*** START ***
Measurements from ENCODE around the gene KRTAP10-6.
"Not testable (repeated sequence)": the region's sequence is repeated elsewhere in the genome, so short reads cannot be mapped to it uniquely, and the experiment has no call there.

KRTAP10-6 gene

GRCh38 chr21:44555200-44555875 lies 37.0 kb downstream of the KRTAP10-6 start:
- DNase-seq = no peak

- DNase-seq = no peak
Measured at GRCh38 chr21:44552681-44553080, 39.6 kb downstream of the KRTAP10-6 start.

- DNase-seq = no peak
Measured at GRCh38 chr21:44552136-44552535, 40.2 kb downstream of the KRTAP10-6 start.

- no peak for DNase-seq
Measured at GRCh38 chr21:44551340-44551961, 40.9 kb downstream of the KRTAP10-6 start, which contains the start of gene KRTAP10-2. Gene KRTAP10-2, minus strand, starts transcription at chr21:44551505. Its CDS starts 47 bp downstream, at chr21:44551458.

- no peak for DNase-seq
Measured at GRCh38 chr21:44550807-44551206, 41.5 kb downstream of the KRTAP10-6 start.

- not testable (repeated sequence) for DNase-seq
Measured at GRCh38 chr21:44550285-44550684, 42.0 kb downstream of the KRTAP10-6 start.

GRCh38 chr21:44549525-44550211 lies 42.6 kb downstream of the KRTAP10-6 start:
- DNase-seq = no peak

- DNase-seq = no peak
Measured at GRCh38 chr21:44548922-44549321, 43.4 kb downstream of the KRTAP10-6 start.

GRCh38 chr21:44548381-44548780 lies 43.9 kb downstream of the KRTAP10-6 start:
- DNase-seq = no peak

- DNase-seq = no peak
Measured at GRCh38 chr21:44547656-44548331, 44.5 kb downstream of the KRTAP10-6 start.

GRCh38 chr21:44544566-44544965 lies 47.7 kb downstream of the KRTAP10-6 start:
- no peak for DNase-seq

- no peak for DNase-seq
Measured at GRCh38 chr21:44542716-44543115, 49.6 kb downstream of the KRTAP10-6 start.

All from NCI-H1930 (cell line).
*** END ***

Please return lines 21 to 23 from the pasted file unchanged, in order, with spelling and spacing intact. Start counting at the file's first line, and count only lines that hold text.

- DNase-seq = no peak

- DNase-seq = no peak
Measured at GRCh38 chr21:44547656-44548331, 44.5 kb downstream of the KRTAP10-6 start.